Gender Superiority: How Women Are Better Than Men And Vice Versa


For centuries, men and women have claimed superiority over one another in everything from math to driving to multitasking, pain tolerance and more. In reality, however, our talents or limitations usually have more to do with our individual genetic make-ups than our genders, themselves. With that being said, studies do suggest that, on average, women are better than men at certain things – and vice versa.

Women Are Better Drivers

Men and women commonly argue over driving superiority. Unfortunately for the members of the former sex, at least one study suggests that women have the edge when it comes to driving capabilities. Conducted by Quality Planning, an analytics business which works for auto insurance companies, women break fewer traffic laws than do men. On the other hand, men tend to drive more dangerously and cause more accidents.

Men Do Better Without Sleep

Studies have linked inadequate sleep to deadly cardiovascular disease; however, it can be especially harmful to women. A study out of Duke University Medical Center found that poor sleep causes more psychological distress in the fairer sex. It also demonstrated that sleep difficulties result in far greater biomarkers which are associated with elevated risk of heart disease. According to sleep expert Dr. Roger Roubal, this study should be especially concerning to women who suffer from sleep disorders such as sleep apnea.

“Because it causes breathing difficulties, sleep apnea promotes shallow, fragmented sleep and frequent waking,” he said. “For years, people have associated sleep apnea with men because snoring is such a common symptom of the disorder. In reality, however, there are millions of women who suffer from this dangerous condition.”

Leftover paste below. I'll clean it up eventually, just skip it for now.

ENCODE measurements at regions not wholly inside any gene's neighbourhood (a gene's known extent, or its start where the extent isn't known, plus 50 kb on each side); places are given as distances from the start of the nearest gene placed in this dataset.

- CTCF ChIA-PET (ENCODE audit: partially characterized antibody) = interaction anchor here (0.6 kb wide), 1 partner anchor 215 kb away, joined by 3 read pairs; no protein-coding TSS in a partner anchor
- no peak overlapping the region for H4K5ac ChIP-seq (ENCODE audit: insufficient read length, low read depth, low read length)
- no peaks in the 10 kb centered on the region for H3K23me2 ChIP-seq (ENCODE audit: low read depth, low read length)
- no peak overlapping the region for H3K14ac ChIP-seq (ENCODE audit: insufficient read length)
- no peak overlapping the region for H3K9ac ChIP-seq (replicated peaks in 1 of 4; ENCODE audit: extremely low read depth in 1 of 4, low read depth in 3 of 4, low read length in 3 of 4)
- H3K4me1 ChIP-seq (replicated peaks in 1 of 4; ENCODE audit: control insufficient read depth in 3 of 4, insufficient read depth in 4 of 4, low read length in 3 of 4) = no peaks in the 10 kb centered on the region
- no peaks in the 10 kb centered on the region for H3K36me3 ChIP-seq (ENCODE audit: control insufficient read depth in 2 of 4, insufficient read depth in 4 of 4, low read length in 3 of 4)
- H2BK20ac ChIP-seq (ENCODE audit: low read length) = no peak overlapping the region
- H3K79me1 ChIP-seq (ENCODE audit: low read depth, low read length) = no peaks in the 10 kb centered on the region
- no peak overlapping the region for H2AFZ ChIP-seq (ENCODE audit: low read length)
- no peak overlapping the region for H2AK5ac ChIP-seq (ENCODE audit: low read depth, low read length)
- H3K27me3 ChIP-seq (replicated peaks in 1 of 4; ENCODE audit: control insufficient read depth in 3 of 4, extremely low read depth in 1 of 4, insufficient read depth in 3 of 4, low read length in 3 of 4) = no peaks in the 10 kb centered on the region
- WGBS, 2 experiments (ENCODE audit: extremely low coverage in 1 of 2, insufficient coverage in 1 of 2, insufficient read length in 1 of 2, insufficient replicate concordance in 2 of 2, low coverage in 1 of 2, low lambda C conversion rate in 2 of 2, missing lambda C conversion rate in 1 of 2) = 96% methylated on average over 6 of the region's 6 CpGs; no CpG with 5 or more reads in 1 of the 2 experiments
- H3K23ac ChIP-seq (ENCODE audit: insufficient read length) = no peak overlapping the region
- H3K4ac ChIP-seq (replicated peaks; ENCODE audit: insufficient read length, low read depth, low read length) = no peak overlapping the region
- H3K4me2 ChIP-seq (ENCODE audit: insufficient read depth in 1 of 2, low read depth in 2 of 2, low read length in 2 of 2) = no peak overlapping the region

Because insufficient sleep can take a far greater toll on female bodies, women may have even greater incentive to seek treatment before their sleeping difficulties lead to irreversible heart problems.

Men Are Better Multitaskers

For a long time, many people have believed that women were better multitaskers than men; however, Swedish researchers recently conducted a study which suggests otherwise. After putting several female and male subjects through a series of tests which required good multi-tasking skills, they found that men outperformed their female counterparts. That said, the advantage only seemed to occur while women were ovulating. After that, both sexes performed about the same. Researchers believe high levels of estrogen might play a role in interfering with a woman’s ability to perform several tasks at once.

A Team Effort

Ultimately, men and women usually do better when they work in tandem. Still, with important bragging rights at stake, members from both sexes are apt to continue arguing feverishly over even the most trivial things if it means claiming even one victory in the age-old battle of the sexes.


Thanks to Dr. Roger Roubal of Omaha, Nebraska for his contributions to this story.


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